Inn at Levelfields
spacious antebellum home was built in 1859 by Thomas Dunaway and is
situated outside the village, but amidst many historic and picturesque
sites. With an elegant dining room, formal sitting room, and informal
television room, the inn is the perfect setting for reunions, weddings or
just a weekend getaway. Most of the inn’s 6 colorful rooms have a
private bath and fireplace. Owners John Dunn and Charlotte Hollings also
offer sculling sessions on Camps Mill Pond, a serene, protected and
private freshwater lake. 10155 Mary Ball Road, Lancaster 22503.
804-435-6887 or 800-238-5578; www.innatlevelfields.com.
Lancaster Tavern Bed and Breakfast Inn
in 1790 as a place to “refresh and entertain” citizens doing business
at the clerk’s office across the road, owners Lynn Gordon and Brenda
Jackson have the tavern restaurant up and running, and are in the process
of re-establishing the inn and basement tavern. A two-bedroom unit with
bath just opened in a detached, restored building that Lynn says is
suitable for a family. Two more bedrooms will open above the inn at a
later date. Rooms come with breakfast in the historic tavern, and there is
a petting zoo out back for the kids. Stay this summer and enjoy music on
the lawn. 804-462-0080. www.lancastertavern.com.
lunch (7 days a week) and dinner (Friday-Monday night) are available in
this historic tavern and newly opened inn. The menu features down-home
cooking, homemade desserts and reasonable prices. Catering is also
available, as are accommodations for private parties. 804-462-0080,
7 a.m. to
p.m. Dinner served 5 p.m. to 8 p.m.
dinner and a bar are just the start at this casual restaurant. Owner Angie
McCarty’s new digs also offers outdoor dining where you can sit and
relax, or join in a game of volleyball, horseshoes or pool. Open Wednesday
through Sunday from 11 a.m. to 9 p.m., it is one of the few places around
where you can catch a late meal.
coffee, chilled drinks and sandwich shop, featuring an aroma therapy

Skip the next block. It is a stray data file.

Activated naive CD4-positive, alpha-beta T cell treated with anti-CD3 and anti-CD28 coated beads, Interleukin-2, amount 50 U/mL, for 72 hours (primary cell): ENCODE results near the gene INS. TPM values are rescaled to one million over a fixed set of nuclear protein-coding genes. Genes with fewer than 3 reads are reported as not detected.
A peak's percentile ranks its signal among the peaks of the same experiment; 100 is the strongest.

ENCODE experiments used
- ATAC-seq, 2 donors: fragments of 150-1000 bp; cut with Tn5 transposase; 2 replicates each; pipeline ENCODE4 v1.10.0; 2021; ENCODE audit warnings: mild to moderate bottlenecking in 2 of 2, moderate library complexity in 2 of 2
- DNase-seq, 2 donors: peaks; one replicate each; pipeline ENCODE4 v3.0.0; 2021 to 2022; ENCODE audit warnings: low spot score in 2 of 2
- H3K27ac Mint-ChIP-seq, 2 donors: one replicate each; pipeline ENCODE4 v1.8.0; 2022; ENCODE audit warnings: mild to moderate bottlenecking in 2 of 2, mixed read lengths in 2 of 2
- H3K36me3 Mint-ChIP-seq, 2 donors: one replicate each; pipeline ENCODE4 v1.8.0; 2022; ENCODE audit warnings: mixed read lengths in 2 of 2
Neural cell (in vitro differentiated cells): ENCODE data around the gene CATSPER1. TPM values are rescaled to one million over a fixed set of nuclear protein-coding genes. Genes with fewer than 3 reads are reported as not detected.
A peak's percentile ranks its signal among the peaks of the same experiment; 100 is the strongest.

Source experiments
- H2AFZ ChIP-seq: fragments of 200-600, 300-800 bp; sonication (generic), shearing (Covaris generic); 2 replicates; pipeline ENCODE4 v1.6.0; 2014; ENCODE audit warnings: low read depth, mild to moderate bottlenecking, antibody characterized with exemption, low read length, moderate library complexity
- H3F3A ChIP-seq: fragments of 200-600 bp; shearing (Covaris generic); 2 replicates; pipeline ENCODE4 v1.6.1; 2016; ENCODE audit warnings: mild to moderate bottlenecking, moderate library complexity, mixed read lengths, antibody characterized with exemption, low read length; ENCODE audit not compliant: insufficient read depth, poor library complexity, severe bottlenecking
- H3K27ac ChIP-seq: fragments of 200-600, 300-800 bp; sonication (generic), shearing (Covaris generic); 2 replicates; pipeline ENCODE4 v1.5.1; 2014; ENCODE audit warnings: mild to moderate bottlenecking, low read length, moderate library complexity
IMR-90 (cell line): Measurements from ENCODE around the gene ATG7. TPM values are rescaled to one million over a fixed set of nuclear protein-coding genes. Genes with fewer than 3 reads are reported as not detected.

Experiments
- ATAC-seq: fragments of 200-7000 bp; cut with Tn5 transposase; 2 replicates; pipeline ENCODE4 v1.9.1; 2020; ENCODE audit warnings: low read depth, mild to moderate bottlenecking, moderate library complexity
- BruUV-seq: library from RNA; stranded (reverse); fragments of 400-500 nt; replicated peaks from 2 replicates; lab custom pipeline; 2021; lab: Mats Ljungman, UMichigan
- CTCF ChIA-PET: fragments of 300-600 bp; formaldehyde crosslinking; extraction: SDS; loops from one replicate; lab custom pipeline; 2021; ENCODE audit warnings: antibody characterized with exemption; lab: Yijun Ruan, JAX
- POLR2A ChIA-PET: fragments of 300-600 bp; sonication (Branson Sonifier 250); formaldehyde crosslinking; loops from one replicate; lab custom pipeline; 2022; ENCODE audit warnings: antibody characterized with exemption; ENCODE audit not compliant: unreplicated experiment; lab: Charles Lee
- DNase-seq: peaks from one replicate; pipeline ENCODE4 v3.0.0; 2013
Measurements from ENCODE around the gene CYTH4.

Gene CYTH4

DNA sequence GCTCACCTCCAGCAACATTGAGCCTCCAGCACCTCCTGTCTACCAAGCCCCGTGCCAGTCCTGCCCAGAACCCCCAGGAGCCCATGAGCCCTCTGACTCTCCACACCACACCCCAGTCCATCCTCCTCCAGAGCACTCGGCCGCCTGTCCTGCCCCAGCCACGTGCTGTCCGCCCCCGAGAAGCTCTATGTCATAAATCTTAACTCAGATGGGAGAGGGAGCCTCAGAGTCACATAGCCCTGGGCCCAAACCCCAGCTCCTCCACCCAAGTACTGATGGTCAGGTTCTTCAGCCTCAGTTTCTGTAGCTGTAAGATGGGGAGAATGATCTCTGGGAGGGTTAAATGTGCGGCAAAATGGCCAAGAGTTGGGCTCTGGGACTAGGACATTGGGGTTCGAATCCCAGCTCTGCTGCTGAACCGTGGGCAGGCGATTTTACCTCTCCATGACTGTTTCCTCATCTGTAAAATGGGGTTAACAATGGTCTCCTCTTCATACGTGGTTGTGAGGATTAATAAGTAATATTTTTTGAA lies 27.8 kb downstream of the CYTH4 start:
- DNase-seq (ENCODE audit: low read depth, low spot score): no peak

oxygen bar, Italian sorbets, gelatos, and wireless Internet. Open daily
for breakfast and lunch, with live entertainment one Saturday evening each
month. 8872 Mary Ball Road, Lancaster 22203, across from the high school.
Ball Washington Museum
Ball was born in 1703, a few miles up the road from Lancaster Court House.
The museum recaptures the history of the people of the Northern Neck from
the time of Captain John Smith. View a collection of artifacts, documents,
textiles, and oral histories. Open Tuesday through Friday, 10 a.m. to 4
p.m. 804-462-7290, www.mbwm.org.
Family Research Center
interested in their roots should not pass up one of the most complete
family genealogy libraries in America, a place that draws professional and
amateur researchers alike. The library also maintains a searchable
database online at www.mbmw.org. But technology does not replace the
library’s priceless volunteers, who know the secret ways beyond
seemingly dead ends in family histories.
in 1797, the historic Flemish bond brick building that housed the office
of the county clerk is now part of the Mary Ball Washington Museum.
earliest jail was built in 1742 and contained two rooms. The brick jail
standing on the site today was built in 1819 to house criminals and
Isle State Park
Isle State Park offers a wide variety of amenities on 733 acres along
seven miles of Rappahannock
riverfront. Hiking, biking and equestrian trails; overnight facilities
include camping and the Bel Air Mansion and Guest House. Ramp available
for motor boaters; car-top launch area for canoes, kayaks and windsails. A
full slate of activities ranges from moonlight canoe trips to bluegrass
concerts to birdhouse
workshops. For more info: 1-800-933-PARK or www.dcr.virginia.gov/state
Hollow Nature Trail
birding and wildlife trail has 3.5 miles of footpaths that meander through
250 acres of deciduous forest behind the village. Protected by the
Northern Neck Audubon Chapter, it is home to many interesting birds,
including Acadian flycatchers, hooded warblers, and black-and-white
warblers. There are over 500 plant species and abundant springs harbor a
variety of creatures, including the rare Tidewater amphipod. Or take Fido
out to stretch his legs — on a leash — and don’t forget a picnic
is not much in the way of shopping in the district. A five-minute drive
down Rt. 3 will bring you to Kilmarnock, the commercial hub of the lower
Northern Neck, where you’ll find a variety of specialty shops,
restaurants and B&Bs. Continue to White Stone or Irvington (Rt. 200)
for more shopping and dining experiences and award-winning golf courses.
also a short drive to the birthplaces of George Washington, James Madison,
James Monroe and Gen. Robert E. Lee. The Kilmarnock Museum is down the
road, while the Steamboat Era Museum in Irvington is a few minutes
further. There are several vineyards in the area and antique shops along